- To sit in a figure-four – a crossed-leg position with your ankle resting on your knee – is a huge no-no, adds Ramsey.
- “The culture in Saudi Arabia can be unfathomable to outsiders, particularly in attitudes to women,” says Russell. “Be cautious in both what you wear and how you behave, but also be ready for some table manners most Europeans would find extremely rude.”
Do… sit the European way – knee over knee so the soles of your shoes face the floor.
Don’t… be offended if your host belches after dinner. “It’s considered a show of appreciation for the dish,” says Russell.
In Australia, offer to pay for the next round
- “Australians don’t find it hard to say ‘no’ if they’re not on board so don’t beat around the bush with your pitch. Dive straight in,” says Ramsey.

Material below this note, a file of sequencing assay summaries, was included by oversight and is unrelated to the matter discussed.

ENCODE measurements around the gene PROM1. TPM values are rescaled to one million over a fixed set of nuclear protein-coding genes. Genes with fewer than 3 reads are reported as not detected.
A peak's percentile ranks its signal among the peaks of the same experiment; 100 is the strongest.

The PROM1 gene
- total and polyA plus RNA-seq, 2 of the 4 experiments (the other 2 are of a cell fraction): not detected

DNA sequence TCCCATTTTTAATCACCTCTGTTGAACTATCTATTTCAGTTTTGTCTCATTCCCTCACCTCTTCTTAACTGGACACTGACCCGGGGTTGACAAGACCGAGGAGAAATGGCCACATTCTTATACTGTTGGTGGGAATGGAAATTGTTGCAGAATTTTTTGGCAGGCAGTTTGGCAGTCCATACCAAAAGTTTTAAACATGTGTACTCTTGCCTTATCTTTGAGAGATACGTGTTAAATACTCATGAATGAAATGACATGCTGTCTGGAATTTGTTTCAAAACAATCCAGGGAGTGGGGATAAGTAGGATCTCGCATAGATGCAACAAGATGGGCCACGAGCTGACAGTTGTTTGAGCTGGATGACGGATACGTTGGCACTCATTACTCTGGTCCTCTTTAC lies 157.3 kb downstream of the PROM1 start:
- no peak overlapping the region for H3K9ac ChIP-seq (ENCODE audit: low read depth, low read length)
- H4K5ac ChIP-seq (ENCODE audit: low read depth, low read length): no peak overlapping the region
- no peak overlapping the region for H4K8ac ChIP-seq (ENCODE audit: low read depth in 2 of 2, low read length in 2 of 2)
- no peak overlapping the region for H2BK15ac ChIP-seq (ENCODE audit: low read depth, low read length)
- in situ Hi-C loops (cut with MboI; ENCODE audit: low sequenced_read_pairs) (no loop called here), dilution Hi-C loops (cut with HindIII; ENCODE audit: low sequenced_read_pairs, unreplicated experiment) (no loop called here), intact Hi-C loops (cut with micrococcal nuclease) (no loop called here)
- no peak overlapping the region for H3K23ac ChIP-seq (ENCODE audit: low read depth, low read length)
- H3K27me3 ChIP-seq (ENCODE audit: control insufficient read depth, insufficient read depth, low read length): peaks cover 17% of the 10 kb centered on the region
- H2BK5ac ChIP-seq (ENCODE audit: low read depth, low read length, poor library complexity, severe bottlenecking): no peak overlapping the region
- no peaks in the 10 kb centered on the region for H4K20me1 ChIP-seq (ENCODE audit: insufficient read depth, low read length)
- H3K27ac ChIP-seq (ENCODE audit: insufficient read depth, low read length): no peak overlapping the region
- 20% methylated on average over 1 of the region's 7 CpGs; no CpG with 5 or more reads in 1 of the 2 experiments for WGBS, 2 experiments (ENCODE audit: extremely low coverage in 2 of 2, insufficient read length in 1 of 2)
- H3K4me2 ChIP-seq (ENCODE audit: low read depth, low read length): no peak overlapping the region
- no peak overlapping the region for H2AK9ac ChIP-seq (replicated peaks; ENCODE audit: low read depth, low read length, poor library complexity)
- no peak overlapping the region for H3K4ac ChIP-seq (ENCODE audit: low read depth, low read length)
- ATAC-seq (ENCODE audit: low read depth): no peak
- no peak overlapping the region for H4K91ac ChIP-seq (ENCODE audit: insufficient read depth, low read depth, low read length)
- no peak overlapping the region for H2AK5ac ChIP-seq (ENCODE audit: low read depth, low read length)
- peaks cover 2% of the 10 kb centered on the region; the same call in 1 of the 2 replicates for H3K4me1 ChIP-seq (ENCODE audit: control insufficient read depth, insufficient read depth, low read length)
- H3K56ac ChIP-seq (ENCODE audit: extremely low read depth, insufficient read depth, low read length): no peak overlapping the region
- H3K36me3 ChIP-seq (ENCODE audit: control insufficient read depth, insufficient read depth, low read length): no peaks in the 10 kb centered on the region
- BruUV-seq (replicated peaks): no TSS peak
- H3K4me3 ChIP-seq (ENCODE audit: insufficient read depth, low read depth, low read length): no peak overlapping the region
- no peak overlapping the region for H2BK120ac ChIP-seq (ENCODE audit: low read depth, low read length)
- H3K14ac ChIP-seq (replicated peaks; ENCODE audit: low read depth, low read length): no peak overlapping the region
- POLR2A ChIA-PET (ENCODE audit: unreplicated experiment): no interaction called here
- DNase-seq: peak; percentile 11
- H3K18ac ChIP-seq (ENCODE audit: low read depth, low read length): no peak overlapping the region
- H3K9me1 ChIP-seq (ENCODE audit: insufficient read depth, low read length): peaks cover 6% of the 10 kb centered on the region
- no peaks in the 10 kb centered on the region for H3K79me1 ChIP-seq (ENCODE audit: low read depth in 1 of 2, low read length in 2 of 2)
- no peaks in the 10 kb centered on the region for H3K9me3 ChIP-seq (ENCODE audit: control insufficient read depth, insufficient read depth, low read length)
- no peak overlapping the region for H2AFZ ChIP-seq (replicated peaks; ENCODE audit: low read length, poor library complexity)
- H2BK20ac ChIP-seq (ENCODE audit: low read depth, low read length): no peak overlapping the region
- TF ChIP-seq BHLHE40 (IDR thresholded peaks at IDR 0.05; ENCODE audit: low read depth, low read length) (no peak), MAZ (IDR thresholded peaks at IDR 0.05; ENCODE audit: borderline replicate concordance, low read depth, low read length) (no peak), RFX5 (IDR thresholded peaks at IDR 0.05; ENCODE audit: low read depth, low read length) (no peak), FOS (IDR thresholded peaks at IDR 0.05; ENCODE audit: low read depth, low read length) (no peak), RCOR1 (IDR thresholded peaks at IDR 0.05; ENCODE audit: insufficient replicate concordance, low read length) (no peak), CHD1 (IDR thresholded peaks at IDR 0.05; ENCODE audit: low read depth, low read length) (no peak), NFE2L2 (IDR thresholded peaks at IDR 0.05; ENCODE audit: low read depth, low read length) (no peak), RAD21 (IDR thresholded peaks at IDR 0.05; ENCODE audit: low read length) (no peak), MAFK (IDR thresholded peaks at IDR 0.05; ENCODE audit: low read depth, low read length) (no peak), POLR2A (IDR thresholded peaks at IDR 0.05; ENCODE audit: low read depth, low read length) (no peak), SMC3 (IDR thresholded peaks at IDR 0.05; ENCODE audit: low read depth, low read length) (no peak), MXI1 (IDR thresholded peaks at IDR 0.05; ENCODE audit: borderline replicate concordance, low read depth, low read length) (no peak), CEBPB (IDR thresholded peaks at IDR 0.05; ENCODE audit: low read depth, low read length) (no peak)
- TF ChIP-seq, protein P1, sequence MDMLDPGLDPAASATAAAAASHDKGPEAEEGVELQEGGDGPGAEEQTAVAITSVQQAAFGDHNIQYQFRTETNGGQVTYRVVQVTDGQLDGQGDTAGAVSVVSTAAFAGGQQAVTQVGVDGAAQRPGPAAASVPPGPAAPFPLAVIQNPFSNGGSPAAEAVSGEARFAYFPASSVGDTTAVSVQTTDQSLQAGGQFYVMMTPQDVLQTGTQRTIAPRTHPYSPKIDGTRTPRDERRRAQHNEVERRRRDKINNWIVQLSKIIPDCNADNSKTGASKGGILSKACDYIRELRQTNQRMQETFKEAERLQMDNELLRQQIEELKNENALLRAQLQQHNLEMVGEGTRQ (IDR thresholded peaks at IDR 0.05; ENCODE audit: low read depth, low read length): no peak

- “Greetings are typically casual and relaxed – a handshake and a smile are appropriate,” she adds. “But resist impersonations of the accent. A simple ‘hello’ is much safer than a strained ‘g’day’.”
Do… drink Australian and offer to pay for a round of “schooners” if you’re invited out.
Don’t… ask indigenous Australians if they’re “still throwing spears” – as the ever-politically incorrect Prince Philip did back in 2002.